Business leaders object to some aspects of Howard County Executive Ken Ulman's environmental "green" building bills, which could mean a rougher County Council ride than the smoothly settled compromise of a thorny Elkridge housing dispute.
The Howard County Chamber of Commerce is generally supporting Ulman's package of legislation, but the chamber wants amendments that would delay the effective date one year, until July 2009, exempt smaller commercial buildings and remove a requirement that builders be bonded to guarantee that they meet the standards.
The bills are the subject of a County Council public hearing at 7:30 p.m. Monday.
"We'd like the process to be slowed down. We're concerned about the number of county employees who don't have expertise in green design," said Heidi Gaasch, the chamber's government and community affairs director.
Ulman said he is not likely to change the effective date of his bills, but will talk about the other items on the chamber's agenda.
"We're open to discussion on the size of the building. We'd like to see some numbers, cost-wise," the executive said. The surety bond is also open for discussion, he said. It was intended to protect the county during the sometimes yearlong process of certifying a building as green.
"How do we have some guarantee that they will get the certification? We are willing to look at a phased or graduated system," he said.
Ulman said he is "very confident" that county employees will be ready to administer the program. He said department heads are working on it, and the budget has money for consultants, if needed.
The executive's three bills use the carrot-and-stick approach to promote environmentally friendly design of public and private buildings.
One would offer property tax credits of up to 75 percent for five years for firms that build to "silver," "gold" or "platinum" standards certified by Leadership in Energy and Environmental Design. The same measure would require that any county building larger than 10,000 square feet and any private commercial building larger than 20,000 square feet meet minimal LEED standards, based on site plans submitted after July 1, 2008.
A second bill would require any new county buildings constructed with at least 30 percent public funds to meet silver LEED standards, and a third measure would offer developers a chance for faster residential home approvals if they use environmentally progressive techniques in new neighborhoods.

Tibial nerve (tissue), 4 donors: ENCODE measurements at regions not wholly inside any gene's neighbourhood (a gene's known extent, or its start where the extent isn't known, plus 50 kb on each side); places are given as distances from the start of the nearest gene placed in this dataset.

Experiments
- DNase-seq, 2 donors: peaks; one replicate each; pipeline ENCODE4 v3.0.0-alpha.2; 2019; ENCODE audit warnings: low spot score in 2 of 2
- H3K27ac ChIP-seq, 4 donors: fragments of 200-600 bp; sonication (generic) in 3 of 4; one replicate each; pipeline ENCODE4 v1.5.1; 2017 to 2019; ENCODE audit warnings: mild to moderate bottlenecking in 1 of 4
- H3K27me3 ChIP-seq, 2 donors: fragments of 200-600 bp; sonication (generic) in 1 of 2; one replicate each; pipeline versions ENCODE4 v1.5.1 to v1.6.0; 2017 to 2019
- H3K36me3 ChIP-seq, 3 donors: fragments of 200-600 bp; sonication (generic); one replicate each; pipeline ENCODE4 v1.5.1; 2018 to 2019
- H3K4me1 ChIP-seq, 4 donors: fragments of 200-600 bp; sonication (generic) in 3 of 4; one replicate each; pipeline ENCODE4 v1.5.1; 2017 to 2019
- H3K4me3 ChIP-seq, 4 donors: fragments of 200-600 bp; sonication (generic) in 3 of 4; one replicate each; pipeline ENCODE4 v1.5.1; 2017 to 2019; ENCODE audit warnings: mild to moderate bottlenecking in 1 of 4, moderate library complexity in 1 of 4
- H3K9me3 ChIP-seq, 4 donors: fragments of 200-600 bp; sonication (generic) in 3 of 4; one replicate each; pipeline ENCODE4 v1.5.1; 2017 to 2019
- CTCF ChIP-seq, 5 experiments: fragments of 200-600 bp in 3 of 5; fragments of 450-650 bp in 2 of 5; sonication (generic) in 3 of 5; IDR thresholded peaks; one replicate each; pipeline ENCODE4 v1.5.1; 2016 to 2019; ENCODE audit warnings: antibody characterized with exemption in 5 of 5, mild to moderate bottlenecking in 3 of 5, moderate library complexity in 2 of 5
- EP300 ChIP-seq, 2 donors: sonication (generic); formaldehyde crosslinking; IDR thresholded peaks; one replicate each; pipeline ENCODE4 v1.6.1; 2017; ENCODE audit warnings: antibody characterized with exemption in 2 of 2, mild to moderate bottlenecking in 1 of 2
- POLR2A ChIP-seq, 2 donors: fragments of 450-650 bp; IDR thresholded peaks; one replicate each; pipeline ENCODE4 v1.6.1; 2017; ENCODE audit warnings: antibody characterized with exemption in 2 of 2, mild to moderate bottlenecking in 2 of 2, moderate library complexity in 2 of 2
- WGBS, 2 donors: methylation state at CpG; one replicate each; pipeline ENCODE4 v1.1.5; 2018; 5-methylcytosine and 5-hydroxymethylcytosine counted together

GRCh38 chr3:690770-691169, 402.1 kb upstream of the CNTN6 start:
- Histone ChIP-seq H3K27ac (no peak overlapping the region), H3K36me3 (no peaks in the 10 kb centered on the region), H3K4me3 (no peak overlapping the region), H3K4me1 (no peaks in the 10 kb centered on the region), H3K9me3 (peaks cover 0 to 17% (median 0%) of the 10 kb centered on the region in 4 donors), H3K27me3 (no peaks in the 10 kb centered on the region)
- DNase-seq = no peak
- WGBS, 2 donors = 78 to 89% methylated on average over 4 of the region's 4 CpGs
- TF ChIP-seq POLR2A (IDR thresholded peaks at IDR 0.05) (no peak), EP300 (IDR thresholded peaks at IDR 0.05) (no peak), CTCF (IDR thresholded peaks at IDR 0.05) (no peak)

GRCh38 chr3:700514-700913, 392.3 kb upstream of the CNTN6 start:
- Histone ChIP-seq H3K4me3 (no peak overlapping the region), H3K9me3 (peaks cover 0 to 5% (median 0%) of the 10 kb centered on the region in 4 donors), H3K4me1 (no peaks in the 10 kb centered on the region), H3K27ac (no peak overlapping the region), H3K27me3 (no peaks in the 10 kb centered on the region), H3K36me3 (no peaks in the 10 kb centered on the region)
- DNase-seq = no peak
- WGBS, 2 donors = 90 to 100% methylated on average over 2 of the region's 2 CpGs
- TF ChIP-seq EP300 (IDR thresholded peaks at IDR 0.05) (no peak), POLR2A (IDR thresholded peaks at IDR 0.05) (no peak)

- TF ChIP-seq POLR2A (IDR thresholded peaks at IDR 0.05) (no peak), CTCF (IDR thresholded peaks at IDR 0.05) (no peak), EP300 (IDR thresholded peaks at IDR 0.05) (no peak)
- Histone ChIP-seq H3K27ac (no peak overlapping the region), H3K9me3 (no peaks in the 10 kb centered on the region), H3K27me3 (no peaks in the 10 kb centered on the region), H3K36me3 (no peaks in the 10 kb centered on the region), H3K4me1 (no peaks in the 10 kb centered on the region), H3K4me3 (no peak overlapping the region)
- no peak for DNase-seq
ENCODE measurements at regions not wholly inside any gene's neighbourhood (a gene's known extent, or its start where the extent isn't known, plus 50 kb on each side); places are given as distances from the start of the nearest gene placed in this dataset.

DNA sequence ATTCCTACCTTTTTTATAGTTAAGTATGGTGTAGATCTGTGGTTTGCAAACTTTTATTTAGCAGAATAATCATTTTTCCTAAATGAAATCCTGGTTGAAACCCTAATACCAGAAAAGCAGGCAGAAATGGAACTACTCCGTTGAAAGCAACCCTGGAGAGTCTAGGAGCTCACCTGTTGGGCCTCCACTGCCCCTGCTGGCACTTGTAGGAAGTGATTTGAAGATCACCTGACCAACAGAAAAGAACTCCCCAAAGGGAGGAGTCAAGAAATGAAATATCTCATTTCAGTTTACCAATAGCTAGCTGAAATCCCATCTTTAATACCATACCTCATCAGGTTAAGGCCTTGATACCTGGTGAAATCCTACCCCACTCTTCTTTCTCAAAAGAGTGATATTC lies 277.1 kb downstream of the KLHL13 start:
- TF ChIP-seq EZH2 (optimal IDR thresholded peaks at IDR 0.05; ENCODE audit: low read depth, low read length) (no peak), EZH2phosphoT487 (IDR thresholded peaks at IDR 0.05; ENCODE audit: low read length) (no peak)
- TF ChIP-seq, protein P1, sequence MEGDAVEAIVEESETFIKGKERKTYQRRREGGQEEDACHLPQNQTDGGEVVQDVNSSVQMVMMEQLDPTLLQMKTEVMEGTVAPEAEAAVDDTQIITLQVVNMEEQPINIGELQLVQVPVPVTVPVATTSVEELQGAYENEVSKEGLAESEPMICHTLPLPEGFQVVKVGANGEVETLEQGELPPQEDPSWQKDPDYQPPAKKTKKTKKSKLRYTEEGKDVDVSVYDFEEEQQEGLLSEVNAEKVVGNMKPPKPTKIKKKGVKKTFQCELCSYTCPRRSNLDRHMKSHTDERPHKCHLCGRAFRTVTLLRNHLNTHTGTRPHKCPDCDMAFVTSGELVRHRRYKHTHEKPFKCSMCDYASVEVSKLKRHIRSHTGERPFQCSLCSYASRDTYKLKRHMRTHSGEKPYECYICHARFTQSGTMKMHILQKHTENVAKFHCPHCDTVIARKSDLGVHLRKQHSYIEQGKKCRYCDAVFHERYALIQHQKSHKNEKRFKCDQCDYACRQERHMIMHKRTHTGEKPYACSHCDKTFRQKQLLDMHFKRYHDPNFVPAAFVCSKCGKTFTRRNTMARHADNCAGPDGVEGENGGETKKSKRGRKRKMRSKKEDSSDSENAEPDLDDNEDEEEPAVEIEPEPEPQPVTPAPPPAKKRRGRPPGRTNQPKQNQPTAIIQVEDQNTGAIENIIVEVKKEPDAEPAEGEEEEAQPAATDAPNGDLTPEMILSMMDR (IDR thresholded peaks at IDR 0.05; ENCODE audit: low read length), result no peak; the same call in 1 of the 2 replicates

But the chamber is worried about the expense of LEED certification of smaller commercial buildings and a provision that would require a surety bond to guarantee compliance.
"Green building standards can be costly," a chamber position paper stated, "and the business community has long maintained its opposition to government mandates in cases where incentives produce better compliance and long-term results."
In place of the surety bond, the chamber prefers fines or other measures affecting only those who do not comply. Because LEED certification is based on a point system assigned to various environmental techniques, the chamber argues that a developer who misses certification by a few points should not be grouped with those who miss by wide margins.
Including smaller buildings in the law also would put an unfair financial burden on developers, argued Cole Schnorf, a partner at Manekin, one of the county's largest builders and managers of office buildings. He and the chamber favor requiring LEED standards on private buildings of at least 50,000 square feet, instead of the 20,000 square feet in Ulman's bill.
"There are fixed costs of getting certification," he said, noting that it has cost Manekin about $400,000 to seek silver LEED certification for its 50,000-square-foot headquarters building in Columbia. Building a 25,000-square-foot building would not halve the cost of certification, however, placing a larger relative burden on developers of smaller buildings.
Many smaller buildings are built without guaranteed tenants, making them speculative, and more affected by higher construction costs, he said.
The chamber has at least one ally on the County Council, Greg Fox, the five-member body's only Republican. "I'm not comfortable mandating, regardless," he said. Fox suggested faster processing for developers using green standards instead of requiring that the standards be used.
He is worried, he said, that parts of Ulman's bills, combined with council Chairman Calvin Ball's living-wage bill would be perceived as "really anti-business pieces of legislation. It's not the right signal to send to the business community."
Ball's bill, co-sponsored by North Laurel-Savage Democrat Jen Terrasa, would require contractors doing at least $100,000 worth of work for the county with at least five employees to pay their workers at least $12.41 an hour.
Ball and Terrasa said the measure is a simple attempt to ensure that people can earn enough to sustain themselves, particularly in a high-cost place like Howard County. Ball said the bill would cost under $132,000 annually through fiscal year 2012. No current county employees make less than $12.41 an hour, he added.
At the July 2 legislative session, the council solved a touchy, complicated housing issue in Elkridge with a compromise.
Members voted 4-1, with west Columbia Democrat Mary Kay Sigaty opposed, to approve a bill to limit two-family dwellings as a conditional use in some residential zones. The bill would increase the minimum lot size for such units 33 percent, from the current 12,000 square feet to 16,000 square feet.
Sponsor Courtney Watson, an Ellicott City Democrat who represents Elkridge, said the limits would prevent any undue increase in density "but leave the way open for affordable housing."